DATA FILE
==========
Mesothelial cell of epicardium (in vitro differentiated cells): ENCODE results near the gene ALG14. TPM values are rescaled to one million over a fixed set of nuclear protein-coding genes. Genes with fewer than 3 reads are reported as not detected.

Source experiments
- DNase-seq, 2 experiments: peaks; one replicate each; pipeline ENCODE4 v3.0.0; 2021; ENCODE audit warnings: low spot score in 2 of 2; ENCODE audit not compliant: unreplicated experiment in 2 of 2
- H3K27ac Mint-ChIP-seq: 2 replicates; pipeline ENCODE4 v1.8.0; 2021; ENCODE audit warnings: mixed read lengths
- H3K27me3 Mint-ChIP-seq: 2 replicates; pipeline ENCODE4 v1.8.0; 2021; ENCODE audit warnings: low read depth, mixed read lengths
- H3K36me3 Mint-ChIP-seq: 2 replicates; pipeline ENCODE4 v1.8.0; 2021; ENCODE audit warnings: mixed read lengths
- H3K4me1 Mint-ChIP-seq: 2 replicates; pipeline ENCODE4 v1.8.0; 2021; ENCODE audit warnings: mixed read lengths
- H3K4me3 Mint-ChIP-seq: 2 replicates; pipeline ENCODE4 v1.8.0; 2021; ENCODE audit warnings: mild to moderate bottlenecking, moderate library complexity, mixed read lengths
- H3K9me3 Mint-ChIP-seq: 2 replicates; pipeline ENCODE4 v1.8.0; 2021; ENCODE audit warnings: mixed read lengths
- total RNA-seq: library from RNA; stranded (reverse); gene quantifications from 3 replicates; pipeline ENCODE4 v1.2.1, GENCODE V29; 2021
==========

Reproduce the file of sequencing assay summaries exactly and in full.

Mesothelial cell of epicardium (in vitro differentiated cells): ENCODE results near the gene ALG14. TPM values are rescaled to one million over a fixed set of nuclear protein-coding genes. Genes with fewer than 3 reads are reported as not detected.

Source experiments
- DNase-seq, 2 experiments: peaks; one replicate each; pipeline ENCODE4 v3.0.0; 2021; ENCODE audit warnings: low spot score in 2 of 2; ENCODE audit not compliant: unreplicated experiment in 2 of 2
- H3K27ac Mint-ChIP-seq: 2 replicates; pipeline ENCODE4 v1.8.0; 2021; ENCODE audit warnings: mixed read lengths
- H3K27me3 Mint-ChIP-seq: 2 replicates; pipeline ENCODE4 v1.8.0; 2021; ENCODE audit warnings: low read depth, mixed read lengths
- H3K36me3 Mint-ChIP-seq: 2 replicates; pipeline ENCODE4 v1.8.0; 2021; ENCODE audit warnings: mixed read lengths
- H3K4me1 Mint-ChIP-seq: 2 replicates; pipeline ENCODE4 v1.8.0; 2021; ENCODE audit warnings: mixed read lengths
- H3K4me3 Mint-ChIP-seq: 2 replicates; pipeline ENCODE4 v1.8.0; 2021; ENCODE audit warnings: mild to moderate bottlenecking, moderate library complexity, mixed read lengths
- H3K9me3 Mint-ChIP-seq: 2 replicates; pipeline ENCODE4 v1.8.0; 2021; ENCODE audit warnings: mixed read lengths
- total RNA-seq: library from RNA; stranded (reverse); gene quantifications from 3 replicates; pipeline ENCODE4 v1.2.1, GENCODE V29; 2021